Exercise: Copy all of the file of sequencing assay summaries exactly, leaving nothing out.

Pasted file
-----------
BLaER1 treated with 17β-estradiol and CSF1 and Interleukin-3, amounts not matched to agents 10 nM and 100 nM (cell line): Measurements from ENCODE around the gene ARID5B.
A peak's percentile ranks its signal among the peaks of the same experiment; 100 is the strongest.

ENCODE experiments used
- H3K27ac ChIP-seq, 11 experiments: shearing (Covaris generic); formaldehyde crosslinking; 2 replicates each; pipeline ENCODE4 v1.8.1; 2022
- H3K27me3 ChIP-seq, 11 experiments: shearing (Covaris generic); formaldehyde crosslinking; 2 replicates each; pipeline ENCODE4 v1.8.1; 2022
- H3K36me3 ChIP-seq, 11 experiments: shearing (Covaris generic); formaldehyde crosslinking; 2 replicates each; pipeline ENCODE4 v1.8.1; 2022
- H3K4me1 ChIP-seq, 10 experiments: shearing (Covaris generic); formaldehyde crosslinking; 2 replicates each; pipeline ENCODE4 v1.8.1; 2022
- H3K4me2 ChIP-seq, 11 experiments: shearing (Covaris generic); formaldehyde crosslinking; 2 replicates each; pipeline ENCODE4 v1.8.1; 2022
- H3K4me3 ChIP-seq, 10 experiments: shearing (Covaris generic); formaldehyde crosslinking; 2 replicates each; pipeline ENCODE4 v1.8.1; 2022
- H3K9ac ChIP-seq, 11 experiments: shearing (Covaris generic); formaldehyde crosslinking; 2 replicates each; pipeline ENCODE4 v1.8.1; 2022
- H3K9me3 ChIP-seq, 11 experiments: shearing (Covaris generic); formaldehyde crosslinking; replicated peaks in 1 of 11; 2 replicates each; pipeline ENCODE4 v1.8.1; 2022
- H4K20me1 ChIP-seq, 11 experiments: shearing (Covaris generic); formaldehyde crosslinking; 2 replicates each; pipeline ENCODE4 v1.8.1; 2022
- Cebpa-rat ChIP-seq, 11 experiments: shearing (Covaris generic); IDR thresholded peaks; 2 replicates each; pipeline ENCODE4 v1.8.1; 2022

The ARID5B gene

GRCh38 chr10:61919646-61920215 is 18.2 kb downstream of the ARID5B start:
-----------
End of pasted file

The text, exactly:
BLaER1 treated with 17β-estradiol and CSF1 and Interleukin-3, amounts not matched to agents 10 nM and 100 nM (cell line): Measurements from ENCODE around the gene ARID5B.
A peak's percentile ranks its signal among the peaks of the same experiment; 100 is the strongest.

ENCODE experiments used
- H3K27ac ChIP-seq, 11 experiments: shearing (Covaris generic); formaldehyde crosslinking; 2 replicates each; pipeline ENCODE4 v1.8.1; 2022
- H3K27me3 ChIP-seq, 11 experiments: shearing (Covaris generic); formaldehyde crosslinking; 2 replicates each; pipeline ENCODE4 v1.8.1; 2022
- H3K36me3 ChIP-seq, 11 experiments: shearing (Covaris generic); formaldehyde crosslinking; 2 replicates each; pipeline ENCODE4 v1.8.1; 2022
- H3K4me1 ChIP-seq, 10 experiments: shearing (Covaris generic); formaldehyde crosslinking; 2 replicates each; pipeline ENCODE4 v1.8.1; 2022
- H3K4me2 ChIP-seq, 11 experiments: shearing (Covaris generic); formaldehyde crosslinking; 2 replicates each; pipeline ENCODE4 v1.8.1; 2022
- H3K4me3 ChIP-seq, 10 experiments: shearing (Covaris generic); formaldehyde crosslinking; 2 replicates each; pipeline ENCODE4 v1.8.1; 2022
- H3K9ac ChIP-seq, 11 experiments: shearing (Covaris generic); formaldehyde crosslinking; 2 replicates each; pipeline ENCODE4 v1.8.1; 2022
- H3K9me3 ChIP-seq, 11 experiments: shearing (Covaris generic); formaldehyde crosslinking; replicated peaks in 1 of 11; 2 replicates each; pipeline ENCODE4 v1.8.1; 2022
- H4K20me1 ChIP-seq, 11 experiments: shearing (Covaris generic); formaldehyde crosslinking; 2 replicates each; pipeline ENCODE4 v1.8.1; 2022
- Cebpa-rat ChIP-seq, 11 experiments: shearing (Covaris generic); IDR thresholded peaks; 2 replicates each; pipeline ENCODE4 v1.8.1; 2022

The ARID5B gene

GRCh38 chr10:61919646-61920215 is 18.2 kb downstream of the ARID5B start: